Written by Darin Henry
Illustrated by Steven E. Gordon
Coloured by Glenn Whitmore
Lettered by Marshall Dillon
Headhunter - the homeless hero who fights for the frail, battles for the broken and speaks for the silent - not with words but with actions... often very violent actions! But fate will suddenly and irrevocably change the life of the nocturnal knight. And in order to save the life of another, he may have to forfeit his own!
I love small press or indie books and I feel like a broken record saying it but so many people are stuck in their own groove of DC or Marvel and I don’t understand their fear in reading books from another publisher. It makes no sense to me and if I could I would open my own shoppe and focus on these companies and help spread the word on just how gosh darn good they are. We see all the basic superhero tropes done time and time again and it’s hard to come up with a truly original character so inevitably comparison’s will be made but here so far the now three I’ve had the pleasure to read, and review, stand out as originals in my book.
So amidst all the dark and violence that comes with being an anti-hero or vigilante Darin has decided to infuse humour in the form of the narrator. The narrator takes us through the first half of the story and that voice adds the missing link that’s needed to balance out the darker aspect of what’s going on. It is a pretty brilliant idea to do it that way and I found myself laughing despite the situation and that’s priceless. Darin continues to impress me with the level of talent, skill and creativity he brings to his work and he’s made me a firm believer who will pretty much read whatever he writes.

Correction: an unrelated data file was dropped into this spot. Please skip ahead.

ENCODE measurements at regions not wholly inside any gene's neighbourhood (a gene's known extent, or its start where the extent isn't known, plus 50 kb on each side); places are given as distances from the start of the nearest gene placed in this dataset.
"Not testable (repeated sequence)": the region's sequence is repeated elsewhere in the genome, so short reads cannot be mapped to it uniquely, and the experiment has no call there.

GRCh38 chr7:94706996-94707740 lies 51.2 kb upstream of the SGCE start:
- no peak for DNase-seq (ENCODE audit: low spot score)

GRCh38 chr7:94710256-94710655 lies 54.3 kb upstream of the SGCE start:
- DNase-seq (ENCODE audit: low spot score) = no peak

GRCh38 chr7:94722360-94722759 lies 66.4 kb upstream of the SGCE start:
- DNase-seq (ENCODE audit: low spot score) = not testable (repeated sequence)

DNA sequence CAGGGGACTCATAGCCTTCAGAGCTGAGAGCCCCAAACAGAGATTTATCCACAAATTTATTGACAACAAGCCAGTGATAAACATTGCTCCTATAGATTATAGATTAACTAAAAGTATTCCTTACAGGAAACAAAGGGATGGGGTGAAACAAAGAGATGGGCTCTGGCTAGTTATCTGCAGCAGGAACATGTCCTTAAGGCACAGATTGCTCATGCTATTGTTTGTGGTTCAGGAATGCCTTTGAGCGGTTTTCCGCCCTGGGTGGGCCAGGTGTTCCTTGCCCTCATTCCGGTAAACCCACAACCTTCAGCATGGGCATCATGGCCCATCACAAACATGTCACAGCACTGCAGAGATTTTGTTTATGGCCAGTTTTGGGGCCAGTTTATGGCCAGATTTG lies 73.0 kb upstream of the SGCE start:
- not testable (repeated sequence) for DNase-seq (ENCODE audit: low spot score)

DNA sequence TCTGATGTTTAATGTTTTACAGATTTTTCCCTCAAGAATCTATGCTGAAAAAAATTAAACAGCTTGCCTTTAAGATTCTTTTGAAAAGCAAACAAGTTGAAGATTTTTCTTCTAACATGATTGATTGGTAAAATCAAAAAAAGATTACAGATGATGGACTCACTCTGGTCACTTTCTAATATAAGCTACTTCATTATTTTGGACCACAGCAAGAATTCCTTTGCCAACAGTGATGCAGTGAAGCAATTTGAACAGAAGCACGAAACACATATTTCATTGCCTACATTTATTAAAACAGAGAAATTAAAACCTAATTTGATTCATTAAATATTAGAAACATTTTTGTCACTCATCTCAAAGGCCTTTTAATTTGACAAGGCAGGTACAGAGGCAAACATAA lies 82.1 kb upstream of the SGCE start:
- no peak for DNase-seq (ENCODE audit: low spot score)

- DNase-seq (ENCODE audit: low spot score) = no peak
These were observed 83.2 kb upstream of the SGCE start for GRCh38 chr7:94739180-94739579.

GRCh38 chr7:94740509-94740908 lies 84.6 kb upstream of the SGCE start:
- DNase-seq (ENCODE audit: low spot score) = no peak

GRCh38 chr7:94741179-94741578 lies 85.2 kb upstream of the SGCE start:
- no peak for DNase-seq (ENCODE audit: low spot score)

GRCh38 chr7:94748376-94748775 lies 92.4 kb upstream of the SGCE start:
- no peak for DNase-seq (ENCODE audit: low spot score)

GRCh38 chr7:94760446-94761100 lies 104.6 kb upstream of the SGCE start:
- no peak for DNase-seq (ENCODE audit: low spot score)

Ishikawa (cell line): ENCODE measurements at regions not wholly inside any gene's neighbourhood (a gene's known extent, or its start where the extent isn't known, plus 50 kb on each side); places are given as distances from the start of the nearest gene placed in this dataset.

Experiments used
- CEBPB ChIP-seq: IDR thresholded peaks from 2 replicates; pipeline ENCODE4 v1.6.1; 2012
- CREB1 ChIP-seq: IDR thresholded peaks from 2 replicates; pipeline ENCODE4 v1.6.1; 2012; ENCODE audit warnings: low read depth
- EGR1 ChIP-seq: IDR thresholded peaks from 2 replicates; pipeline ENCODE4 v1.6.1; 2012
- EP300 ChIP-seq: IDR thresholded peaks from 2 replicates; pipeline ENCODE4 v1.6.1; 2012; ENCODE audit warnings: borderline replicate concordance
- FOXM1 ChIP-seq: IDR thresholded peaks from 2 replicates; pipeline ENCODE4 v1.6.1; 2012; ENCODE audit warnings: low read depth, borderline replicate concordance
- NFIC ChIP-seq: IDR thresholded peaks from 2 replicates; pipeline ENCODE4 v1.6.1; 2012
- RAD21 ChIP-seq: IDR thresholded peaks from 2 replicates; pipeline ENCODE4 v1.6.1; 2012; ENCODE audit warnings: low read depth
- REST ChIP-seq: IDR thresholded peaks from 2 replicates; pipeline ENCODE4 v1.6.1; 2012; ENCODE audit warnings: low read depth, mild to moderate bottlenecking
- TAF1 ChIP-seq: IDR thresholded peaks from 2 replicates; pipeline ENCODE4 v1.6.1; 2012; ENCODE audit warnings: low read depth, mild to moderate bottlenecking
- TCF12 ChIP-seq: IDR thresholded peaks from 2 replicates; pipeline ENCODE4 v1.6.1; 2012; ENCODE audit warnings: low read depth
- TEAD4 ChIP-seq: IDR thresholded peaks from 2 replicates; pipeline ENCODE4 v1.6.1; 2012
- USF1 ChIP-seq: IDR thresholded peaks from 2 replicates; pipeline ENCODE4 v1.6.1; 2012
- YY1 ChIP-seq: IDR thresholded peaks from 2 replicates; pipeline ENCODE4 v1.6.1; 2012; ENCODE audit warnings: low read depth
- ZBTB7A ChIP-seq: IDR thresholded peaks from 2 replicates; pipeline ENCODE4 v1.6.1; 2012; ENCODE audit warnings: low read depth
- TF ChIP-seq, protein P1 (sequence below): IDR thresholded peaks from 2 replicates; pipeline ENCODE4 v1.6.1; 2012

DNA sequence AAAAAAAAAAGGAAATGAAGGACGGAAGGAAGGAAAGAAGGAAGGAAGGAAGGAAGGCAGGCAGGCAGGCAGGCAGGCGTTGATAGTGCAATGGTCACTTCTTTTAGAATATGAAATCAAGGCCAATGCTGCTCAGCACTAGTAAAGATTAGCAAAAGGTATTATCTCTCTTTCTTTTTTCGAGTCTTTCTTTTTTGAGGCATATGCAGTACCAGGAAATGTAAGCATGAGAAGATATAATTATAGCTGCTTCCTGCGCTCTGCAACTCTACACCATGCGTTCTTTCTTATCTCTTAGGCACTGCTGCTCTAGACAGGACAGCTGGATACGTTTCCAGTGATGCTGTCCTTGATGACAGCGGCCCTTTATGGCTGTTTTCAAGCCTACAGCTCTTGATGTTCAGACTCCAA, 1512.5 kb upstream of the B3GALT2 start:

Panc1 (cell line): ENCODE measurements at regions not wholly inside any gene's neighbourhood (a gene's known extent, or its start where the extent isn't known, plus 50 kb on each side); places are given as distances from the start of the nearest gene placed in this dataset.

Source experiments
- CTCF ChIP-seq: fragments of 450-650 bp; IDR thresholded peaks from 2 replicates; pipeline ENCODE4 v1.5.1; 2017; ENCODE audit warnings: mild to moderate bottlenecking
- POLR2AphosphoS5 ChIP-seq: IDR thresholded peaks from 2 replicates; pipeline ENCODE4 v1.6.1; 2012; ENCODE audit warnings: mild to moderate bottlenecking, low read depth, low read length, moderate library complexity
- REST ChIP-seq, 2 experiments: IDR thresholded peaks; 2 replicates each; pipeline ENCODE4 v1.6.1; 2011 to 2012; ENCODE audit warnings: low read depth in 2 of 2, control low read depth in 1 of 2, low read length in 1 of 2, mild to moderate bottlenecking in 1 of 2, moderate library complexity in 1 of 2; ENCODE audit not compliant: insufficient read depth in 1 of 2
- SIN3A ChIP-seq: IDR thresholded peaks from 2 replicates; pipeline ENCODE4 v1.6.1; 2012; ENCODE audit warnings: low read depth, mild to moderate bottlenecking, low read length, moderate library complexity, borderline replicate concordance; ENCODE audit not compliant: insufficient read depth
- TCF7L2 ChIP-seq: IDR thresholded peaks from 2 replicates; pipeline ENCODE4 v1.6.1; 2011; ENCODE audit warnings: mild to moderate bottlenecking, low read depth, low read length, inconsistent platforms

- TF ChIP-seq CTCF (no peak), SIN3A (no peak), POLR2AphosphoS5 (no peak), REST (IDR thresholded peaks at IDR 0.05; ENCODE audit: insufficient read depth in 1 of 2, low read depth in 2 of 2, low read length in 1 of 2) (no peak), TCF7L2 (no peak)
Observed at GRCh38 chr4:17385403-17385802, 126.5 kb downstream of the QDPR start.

The way the book is structured is fantastic. Darin manages to create a great ebb & flow to the proceedings as we get to see action and story at times become one. While the narration is silly and fun it doesn’t really give clues as to who the Headhunter is so his origins remain a mystery. Now I am in no hurry to learn it either, after all not knowing in this instance is more intriguing than having it spoiled too quickly. Personally I never saw the attraction of having to know everything about the main character right off the bat, I want to get to know someone and then work their origins into the story naturally as an interaction with someone else maybe I am the odd man out but I stand by it.
I like the interiors here. The work falls somewhere in between standard comics fare and Saturday morning cartoons of old and it really works well here. There is some nice attention to detail going on here and I like the way the varying weights of the linework are used to show contrast and highlight those things features that should be noticed first. The utilisation of page layouts and how we see the angles and perspective in the panels shows off a nice eye for storytelling. I would love to see more backgrounds being utilised because when we see Headhunter’s dwelling that was phenomenal and really expanded what we think. The work on that and the outside of the church complete wow moments and that’s what this could benefit from more of.
So I like the concept of the character and how he’s presented. I like he too has an old time feel about him thanks to how we see his costume or mode of dress whichever one seems to be appropriate. That he crosses over with Blue Baron and that crew drew some great characterisation and made me like the solitary hero aspect of him. I’m in and not just with this but I mean with all of it the company, the creativity and imagination on display and just the overall vibe and feel of the story. You need to tell your shoppe’s to order these books and help spread the word.